The life of a new parent, while often rewarding, can also be incredibly hectic. Between feeding, changing and scheduling, every day that a new parent spends with their young children can be challenging and overwhelming. New parents in Colorado and all over the country may find it difficult just to get through each day, let alone planning for when their children are grown. However, young parents might find it beneficial to do some estate planning even when their children are very young. Creating a broad plan when the children are still young could prevent some confusion and turmoil should anything happen to one of their parents. Also, performing some estate administration could set some clear goals for the children that the family can help them achieve, as well as setting them on a positive trajectory.
For example, creating a plan that focuses on expected milestones in a child's life can be beneficial. Events such as graduating high school, attending college and getting married can all be planned for. The estate plan can account for how these events will be handled when both parents are healthy and alive, as well as what would happen if one or both parents died.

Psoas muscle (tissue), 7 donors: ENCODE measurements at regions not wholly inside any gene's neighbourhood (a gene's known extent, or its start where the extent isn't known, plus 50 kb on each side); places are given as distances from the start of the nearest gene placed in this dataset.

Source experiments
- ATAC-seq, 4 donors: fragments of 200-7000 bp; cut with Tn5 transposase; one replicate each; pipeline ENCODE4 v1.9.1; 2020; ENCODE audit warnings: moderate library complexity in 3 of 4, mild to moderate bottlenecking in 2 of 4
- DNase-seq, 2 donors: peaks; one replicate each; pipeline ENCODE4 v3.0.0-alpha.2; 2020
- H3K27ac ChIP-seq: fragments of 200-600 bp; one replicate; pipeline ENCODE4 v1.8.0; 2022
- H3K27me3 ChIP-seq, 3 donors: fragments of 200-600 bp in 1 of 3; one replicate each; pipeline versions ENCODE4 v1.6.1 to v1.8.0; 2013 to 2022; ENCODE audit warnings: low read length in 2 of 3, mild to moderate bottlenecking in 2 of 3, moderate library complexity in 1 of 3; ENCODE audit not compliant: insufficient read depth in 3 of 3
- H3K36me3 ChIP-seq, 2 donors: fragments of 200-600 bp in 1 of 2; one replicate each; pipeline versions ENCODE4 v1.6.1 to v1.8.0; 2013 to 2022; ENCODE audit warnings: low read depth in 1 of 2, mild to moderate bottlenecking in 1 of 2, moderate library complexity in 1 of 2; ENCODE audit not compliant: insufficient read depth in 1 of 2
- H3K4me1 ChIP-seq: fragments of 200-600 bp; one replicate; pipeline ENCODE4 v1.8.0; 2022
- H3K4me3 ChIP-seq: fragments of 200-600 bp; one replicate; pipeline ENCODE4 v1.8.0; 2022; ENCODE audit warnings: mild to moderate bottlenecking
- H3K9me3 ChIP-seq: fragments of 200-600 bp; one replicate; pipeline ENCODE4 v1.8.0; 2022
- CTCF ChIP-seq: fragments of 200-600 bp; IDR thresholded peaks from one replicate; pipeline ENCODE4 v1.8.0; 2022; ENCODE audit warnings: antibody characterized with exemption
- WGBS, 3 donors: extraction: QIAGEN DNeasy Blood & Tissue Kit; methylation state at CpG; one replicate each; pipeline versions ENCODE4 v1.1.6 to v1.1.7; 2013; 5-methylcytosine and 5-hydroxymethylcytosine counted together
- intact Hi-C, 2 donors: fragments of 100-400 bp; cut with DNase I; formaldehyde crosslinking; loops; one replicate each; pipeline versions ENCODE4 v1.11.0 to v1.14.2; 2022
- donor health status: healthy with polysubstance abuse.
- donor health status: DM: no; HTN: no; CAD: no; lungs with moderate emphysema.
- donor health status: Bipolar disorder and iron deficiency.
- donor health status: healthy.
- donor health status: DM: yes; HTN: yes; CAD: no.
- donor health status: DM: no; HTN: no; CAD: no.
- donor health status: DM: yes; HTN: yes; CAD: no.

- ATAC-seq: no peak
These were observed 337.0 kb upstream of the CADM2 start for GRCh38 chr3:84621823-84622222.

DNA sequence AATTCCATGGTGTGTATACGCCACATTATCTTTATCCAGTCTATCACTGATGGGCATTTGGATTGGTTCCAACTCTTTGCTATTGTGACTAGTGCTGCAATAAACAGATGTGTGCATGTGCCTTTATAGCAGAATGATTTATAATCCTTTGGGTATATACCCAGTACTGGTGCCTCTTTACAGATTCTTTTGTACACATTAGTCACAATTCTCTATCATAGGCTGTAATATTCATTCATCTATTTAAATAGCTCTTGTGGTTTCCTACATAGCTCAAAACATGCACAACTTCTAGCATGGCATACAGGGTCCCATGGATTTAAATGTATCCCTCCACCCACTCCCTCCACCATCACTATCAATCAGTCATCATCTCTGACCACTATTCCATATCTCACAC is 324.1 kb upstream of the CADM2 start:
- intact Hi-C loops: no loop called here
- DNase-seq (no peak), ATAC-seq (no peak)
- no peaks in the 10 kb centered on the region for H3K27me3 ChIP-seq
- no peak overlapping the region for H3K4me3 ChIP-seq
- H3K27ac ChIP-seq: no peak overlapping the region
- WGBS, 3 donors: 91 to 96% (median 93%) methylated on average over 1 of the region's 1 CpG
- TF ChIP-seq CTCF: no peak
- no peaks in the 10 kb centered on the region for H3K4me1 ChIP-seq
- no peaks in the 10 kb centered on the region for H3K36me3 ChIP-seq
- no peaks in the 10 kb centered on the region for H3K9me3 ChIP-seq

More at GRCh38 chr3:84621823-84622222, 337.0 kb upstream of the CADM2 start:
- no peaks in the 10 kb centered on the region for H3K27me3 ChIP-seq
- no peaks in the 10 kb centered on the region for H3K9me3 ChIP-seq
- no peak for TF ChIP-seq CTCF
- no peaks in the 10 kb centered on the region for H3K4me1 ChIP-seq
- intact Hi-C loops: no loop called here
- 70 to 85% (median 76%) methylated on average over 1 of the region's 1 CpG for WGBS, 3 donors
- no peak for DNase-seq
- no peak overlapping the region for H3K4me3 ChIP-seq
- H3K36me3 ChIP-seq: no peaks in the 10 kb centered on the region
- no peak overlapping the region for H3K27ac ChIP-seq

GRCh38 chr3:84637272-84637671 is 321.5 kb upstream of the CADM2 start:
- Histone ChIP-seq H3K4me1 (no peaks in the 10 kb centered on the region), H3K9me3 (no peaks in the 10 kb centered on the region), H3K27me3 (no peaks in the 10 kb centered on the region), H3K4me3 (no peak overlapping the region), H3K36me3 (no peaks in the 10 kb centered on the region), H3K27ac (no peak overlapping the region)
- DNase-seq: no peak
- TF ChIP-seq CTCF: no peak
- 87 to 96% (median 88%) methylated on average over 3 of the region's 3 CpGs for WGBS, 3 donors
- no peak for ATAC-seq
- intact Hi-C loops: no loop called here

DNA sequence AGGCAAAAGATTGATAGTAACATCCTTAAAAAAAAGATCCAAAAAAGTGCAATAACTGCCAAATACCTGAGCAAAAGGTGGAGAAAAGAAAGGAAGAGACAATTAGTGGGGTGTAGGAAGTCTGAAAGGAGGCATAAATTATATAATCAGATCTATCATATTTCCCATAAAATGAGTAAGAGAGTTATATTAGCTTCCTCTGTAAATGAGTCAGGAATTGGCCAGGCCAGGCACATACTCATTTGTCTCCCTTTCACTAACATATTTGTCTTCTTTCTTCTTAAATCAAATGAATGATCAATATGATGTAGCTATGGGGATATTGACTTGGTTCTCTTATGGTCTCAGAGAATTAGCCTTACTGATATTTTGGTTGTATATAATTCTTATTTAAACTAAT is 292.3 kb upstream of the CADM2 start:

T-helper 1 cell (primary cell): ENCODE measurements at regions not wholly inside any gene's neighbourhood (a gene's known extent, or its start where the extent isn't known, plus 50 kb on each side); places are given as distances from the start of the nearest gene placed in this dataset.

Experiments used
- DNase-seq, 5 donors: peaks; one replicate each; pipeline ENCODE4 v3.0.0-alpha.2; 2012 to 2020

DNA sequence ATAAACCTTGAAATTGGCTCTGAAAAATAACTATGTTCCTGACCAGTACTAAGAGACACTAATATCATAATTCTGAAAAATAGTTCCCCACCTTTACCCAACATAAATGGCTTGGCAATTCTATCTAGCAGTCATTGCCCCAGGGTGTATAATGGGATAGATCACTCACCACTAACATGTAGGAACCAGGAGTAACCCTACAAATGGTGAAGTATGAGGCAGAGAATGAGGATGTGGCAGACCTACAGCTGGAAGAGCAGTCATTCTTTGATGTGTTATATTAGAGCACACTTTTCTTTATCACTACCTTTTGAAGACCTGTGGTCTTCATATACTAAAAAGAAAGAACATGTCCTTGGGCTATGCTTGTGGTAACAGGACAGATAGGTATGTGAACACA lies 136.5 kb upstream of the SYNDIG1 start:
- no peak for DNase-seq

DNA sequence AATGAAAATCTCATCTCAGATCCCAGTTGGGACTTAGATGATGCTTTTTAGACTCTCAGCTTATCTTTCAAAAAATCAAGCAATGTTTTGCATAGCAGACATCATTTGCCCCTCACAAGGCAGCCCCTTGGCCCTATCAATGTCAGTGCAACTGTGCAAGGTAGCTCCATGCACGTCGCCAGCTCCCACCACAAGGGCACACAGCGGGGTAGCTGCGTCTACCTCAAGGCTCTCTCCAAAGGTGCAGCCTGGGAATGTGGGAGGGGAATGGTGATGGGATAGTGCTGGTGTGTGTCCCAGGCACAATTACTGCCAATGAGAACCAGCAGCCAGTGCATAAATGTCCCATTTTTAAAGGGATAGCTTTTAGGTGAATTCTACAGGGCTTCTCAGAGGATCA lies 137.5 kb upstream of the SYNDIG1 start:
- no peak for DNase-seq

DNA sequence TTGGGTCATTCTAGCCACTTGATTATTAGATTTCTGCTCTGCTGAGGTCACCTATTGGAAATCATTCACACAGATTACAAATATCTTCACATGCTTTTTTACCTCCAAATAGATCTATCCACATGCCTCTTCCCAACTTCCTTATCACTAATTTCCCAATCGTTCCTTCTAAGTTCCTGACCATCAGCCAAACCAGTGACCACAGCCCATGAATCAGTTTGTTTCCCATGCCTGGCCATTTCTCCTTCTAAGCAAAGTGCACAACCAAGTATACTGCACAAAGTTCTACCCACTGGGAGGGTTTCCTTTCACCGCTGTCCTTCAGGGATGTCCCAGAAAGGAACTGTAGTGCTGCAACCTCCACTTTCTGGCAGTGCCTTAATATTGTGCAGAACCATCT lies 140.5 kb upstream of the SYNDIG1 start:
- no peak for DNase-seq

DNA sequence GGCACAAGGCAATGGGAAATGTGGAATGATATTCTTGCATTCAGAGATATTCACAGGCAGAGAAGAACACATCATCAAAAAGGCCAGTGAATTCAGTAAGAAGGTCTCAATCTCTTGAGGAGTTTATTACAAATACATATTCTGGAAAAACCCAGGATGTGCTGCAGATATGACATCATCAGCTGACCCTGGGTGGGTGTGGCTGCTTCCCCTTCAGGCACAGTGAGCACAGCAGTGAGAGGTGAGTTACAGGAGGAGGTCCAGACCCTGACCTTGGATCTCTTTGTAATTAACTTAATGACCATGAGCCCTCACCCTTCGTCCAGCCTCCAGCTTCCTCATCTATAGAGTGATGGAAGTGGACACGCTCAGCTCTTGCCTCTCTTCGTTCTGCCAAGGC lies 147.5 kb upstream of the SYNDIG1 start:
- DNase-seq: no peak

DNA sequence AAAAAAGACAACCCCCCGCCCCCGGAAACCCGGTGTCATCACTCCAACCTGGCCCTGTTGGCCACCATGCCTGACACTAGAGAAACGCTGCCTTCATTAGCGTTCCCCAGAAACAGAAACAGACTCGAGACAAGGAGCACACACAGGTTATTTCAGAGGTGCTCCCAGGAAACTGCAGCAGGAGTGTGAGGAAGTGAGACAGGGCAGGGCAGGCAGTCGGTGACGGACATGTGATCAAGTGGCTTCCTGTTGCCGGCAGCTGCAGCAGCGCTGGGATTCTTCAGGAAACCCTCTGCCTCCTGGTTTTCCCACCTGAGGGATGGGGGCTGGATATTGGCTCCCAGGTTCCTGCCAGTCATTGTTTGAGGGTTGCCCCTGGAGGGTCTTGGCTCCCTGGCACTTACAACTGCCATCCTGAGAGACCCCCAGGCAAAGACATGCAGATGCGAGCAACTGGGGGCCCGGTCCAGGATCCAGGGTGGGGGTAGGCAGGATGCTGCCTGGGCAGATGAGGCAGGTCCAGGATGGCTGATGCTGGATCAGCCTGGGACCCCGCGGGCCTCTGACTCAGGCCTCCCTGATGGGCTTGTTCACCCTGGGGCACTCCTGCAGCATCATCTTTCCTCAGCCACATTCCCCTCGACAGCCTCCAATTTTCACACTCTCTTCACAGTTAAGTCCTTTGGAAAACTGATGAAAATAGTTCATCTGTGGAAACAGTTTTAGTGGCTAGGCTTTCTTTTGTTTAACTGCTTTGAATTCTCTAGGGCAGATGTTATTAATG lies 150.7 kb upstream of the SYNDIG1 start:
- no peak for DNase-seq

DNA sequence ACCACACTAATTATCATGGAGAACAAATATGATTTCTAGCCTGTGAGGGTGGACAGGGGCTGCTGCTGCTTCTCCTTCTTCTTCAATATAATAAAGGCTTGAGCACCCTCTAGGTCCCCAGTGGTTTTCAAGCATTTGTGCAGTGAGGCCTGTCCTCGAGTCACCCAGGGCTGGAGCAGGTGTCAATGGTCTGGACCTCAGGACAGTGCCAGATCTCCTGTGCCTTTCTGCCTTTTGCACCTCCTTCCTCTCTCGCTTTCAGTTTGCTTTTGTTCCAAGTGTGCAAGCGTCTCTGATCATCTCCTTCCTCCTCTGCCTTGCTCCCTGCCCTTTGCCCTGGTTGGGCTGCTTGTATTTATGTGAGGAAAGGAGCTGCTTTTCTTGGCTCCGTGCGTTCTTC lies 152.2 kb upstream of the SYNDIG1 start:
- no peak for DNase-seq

Another approach involves setting goals for your children at specific ages. Knowing what you want for your children in five, 10 or even 20 years can help establish a plan that can be adjusted as time goes on. For example, if the parents agree that their child should attend a private college, that will require some different planning techniques when compared to attending less expensive schools. Goals can be changed as children grow up, and in the meantime, an estate plan can provide a crucial framework in the unfortunate event of the parents' deaths.
Source: wsj.com, "Voices: Mark Powell, on Helping Young Parents Begin an Estate Plan" Mark Powell, Jan. 06, 2014